You have explained every nick so nicely and I loved the way you were so sporty to handle everything so boldly. Beautiful pictures and so is Mount Rinjani. This trek is for sure going to be added to my to do bucket list.

  2. Hannah says:

    Sounds like an amazing experience. Glad you didn’t tumble off the edge at any point ? Jokes aside you must be proud- huge achievement!

  3. Now that is a lovely sight! Good to know that you’ve accomplished such feat, Chantae! I’ve been to Indonesia, but haven’t done any hiking there. Would love to experience Mt. Rinjani myself.
    Trisha Velarmino recently posted…A day in the surf trip in Midigama, Sri Lanka: eat, sleep, surf, repeatMy Profile

  4. Ariane says:

    Yeayyyy!!!! Mt Rinjani!!! I did that tek in June and had massive muscle soreness afterwards! The worst part for me was not getting to the top of 3726m but getting don again… a nightmare!

  5. Raghav says:

    Awesome adventure and thanks for such a fun post with all the dialogue and conversations between the hikers. Mt. Rinjani looks great and i’m sure even after all the tiring hike up and the run – don’t think i would run – you will cherish this adventure. Sad to hear about the garbage issue. I hope people would be more careful about this and also the tour companies since this is their livelihood.

  6. Kisty Mea says:

    I’ve been hearing a lot of good things about Lombok, it’s like paradise in Indonesia. Although I doubt I’ll be doing a hiking there, so thank you for sharing this.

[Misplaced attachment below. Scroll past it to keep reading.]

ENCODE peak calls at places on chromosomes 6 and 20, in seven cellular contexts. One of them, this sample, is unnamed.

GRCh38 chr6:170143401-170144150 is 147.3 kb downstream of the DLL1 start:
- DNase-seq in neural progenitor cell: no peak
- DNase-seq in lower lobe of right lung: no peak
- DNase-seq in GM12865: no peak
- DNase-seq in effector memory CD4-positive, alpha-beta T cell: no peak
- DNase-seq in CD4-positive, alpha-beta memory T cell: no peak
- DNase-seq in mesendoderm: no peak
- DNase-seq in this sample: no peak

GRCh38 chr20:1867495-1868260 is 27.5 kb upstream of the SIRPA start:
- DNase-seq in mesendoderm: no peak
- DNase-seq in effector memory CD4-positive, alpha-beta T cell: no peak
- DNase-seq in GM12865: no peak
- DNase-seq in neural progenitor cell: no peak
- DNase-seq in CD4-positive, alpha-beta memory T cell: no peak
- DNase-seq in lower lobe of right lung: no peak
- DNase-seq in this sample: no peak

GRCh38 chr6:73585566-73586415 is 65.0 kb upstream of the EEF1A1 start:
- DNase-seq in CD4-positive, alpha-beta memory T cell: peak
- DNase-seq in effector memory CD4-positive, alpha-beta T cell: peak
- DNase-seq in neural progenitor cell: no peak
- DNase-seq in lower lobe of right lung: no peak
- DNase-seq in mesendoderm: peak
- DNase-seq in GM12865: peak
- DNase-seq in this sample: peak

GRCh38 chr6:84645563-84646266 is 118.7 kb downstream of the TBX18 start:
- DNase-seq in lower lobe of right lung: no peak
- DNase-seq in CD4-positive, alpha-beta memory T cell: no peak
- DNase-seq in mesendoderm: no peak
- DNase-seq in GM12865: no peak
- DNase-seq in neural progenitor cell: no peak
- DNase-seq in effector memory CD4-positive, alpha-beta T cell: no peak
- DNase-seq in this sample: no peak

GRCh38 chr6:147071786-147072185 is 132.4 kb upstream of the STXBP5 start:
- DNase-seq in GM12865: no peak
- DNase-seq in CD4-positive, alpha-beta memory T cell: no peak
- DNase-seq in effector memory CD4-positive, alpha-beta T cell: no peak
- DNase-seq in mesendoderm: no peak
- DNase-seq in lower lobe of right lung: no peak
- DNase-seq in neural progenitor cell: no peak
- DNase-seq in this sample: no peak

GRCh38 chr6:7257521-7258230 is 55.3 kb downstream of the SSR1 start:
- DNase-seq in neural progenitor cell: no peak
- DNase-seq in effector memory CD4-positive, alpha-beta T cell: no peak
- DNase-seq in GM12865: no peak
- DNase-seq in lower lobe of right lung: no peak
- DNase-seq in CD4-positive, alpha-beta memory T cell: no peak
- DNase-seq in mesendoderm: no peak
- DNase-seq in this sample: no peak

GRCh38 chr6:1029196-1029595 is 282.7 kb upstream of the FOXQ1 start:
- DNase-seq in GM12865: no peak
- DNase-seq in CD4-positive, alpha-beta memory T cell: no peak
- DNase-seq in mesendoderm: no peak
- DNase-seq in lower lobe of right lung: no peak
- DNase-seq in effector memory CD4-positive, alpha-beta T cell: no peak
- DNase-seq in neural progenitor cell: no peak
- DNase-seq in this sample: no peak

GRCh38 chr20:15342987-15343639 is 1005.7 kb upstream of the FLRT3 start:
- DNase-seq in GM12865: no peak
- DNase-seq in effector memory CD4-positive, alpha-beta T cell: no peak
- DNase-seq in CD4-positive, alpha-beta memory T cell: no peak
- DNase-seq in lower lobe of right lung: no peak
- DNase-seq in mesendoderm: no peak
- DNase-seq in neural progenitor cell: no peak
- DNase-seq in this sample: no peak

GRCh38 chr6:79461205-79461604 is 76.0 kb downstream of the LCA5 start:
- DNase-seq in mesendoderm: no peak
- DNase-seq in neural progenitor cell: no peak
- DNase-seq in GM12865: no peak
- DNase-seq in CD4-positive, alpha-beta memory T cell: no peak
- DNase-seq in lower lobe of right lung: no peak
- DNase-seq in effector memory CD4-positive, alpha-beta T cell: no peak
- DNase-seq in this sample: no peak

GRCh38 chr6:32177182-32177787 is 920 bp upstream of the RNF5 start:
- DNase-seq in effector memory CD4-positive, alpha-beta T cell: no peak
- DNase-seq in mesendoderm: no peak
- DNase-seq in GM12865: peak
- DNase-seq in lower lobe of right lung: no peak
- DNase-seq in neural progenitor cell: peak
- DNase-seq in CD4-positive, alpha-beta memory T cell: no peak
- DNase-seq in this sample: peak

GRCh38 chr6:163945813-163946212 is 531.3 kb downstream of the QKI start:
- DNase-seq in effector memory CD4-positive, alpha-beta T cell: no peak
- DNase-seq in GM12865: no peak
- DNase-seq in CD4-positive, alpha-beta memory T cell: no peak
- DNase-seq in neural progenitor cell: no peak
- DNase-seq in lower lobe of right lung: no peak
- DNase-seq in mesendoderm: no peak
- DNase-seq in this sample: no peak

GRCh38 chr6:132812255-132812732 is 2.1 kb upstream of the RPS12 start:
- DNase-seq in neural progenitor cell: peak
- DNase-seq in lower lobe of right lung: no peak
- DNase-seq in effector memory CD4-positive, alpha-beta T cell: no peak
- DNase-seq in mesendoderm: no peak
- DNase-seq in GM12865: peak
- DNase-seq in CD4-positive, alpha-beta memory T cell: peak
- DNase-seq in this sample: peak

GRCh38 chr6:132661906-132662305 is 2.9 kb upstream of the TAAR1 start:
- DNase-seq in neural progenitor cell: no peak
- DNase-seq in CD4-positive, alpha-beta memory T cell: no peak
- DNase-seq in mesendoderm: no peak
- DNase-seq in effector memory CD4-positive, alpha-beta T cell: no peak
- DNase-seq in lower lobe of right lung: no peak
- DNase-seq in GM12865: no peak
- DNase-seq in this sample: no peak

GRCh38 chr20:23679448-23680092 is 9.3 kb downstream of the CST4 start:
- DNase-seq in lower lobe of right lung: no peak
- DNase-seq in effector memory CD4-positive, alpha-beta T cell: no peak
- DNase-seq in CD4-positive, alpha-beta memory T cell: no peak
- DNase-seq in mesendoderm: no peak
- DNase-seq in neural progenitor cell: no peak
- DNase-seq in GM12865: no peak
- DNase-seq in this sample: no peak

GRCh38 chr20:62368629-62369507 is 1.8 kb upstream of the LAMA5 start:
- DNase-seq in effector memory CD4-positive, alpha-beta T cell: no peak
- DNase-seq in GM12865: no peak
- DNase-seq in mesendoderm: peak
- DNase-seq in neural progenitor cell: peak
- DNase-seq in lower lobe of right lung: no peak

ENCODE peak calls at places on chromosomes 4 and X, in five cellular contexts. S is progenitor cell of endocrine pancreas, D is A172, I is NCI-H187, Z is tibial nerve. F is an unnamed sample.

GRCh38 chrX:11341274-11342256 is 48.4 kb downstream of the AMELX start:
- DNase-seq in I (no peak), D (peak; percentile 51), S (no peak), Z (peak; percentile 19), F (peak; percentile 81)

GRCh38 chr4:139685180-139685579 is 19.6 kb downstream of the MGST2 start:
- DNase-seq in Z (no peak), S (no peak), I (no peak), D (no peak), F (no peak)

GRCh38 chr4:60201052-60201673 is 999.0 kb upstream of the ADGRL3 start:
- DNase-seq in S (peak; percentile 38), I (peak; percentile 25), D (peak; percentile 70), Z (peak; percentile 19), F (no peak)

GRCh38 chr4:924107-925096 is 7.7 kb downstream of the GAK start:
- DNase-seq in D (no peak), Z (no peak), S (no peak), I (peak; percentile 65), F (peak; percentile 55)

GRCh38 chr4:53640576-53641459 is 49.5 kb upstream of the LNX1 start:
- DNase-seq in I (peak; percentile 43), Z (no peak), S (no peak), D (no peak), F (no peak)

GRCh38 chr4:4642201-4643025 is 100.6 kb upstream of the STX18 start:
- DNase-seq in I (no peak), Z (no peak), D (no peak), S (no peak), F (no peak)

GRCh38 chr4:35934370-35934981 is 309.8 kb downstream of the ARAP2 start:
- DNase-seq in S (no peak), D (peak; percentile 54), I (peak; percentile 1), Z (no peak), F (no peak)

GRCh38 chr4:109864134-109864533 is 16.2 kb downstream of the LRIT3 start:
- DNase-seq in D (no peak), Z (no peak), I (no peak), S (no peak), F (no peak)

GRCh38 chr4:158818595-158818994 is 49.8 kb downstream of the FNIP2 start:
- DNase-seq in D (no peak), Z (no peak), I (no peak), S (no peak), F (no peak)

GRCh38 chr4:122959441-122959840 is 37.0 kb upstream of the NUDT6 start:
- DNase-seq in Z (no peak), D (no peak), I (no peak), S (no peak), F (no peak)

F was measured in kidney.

7. Tatum says:

    I love all things action sports and adventure too!! This whole trip looked like so much fun! Sad that humans feel the need to pollute this amazing earth, nut otherwise the view was incredible! I went to Bali but sadly didn’t get to do any hiking 🙁 I will be back for sure and this will be on my list!

  8. The sudden changes in the terrain, the blanket of thick clouds, that thrill of reaching a spectacular destination – i felt like i was travelling with you sans the hardships of the trek. Loved this post!!
    Vaisakhi Mishra recently posted…Lower Antelope Canyon – A MarvelMy Profile

  9. Milijana says:

    Wonderful views, photos and story. I have just added Mount Rinjani to my Indonesia bucket list! Thank you!

  10. Jen Joslin says:

    Loved reading this from start to finish. What an amazing experience! Thanks for sharing about Green Rinjani. What a shame about the waste left behind from other groups. It’s good to know they are looking out for the environment there. Definitely saving this post for when we travel in Indonesia!

    • Chantae says: